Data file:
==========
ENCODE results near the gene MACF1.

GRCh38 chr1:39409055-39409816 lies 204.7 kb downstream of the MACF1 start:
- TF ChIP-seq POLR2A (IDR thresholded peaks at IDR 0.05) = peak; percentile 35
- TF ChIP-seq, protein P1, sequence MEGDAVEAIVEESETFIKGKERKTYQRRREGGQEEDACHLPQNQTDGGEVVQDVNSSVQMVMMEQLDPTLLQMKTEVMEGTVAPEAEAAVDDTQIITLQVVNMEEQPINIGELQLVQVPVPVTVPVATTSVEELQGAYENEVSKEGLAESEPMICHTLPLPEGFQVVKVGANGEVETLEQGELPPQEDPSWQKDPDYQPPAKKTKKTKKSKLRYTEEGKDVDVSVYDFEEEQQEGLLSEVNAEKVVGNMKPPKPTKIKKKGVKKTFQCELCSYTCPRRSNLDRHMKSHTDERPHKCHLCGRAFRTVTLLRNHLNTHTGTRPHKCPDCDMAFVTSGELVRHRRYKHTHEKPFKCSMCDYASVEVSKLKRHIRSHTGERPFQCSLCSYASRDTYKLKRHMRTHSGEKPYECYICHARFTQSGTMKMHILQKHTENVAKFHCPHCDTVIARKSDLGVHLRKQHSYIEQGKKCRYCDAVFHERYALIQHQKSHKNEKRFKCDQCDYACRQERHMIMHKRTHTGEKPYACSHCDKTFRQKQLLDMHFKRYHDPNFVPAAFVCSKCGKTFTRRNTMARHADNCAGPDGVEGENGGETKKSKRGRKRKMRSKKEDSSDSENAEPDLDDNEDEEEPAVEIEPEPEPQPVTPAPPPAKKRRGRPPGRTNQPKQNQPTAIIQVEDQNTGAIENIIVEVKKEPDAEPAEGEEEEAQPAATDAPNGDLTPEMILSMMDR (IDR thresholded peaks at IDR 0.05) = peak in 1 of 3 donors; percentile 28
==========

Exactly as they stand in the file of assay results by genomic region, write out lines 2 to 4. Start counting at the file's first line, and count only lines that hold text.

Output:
GRCh38 chr1:39409055-39409816 lies 204.7 kb downstream of the MACF1 start:
- TF ChIP-seq POLR2A (IDR thresholded peaks at IDR 0.05) = peak; percentile 35
- TF ChIP-seq, protein P1, sequence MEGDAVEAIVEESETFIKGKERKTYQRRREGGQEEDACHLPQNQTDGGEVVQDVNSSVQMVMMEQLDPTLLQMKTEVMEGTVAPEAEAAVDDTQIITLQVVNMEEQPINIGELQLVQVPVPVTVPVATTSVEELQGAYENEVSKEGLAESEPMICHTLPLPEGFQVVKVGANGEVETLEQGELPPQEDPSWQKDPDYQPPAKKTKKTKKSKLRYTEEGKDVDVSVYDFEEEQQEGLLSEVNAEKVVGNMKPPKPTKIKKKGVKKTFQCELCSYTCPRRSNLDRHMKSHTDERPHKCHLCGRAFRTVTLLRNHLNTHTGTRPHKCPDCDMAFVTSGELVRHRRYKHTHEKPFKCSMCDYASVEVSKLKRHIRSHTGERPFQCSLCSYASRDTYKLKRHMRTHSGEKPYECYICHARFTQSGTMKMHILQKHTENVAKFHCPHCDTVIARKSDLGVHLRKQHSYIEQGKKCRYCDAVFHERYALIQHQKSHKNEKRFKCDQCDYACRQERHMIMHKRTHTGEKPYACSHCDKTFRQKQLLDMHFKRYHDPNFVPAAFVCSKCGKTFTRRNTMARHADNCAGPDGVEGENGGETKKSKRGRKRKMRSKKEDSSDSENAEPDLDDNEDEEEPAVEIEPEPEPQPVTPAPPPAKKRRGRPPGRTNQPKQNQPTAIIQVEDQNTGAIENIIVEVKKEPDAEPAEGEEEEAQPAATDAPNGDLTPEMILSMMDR (IDR thresholded peaks at IDR 0.05) = peak in 1 of 3 donors; percentile 28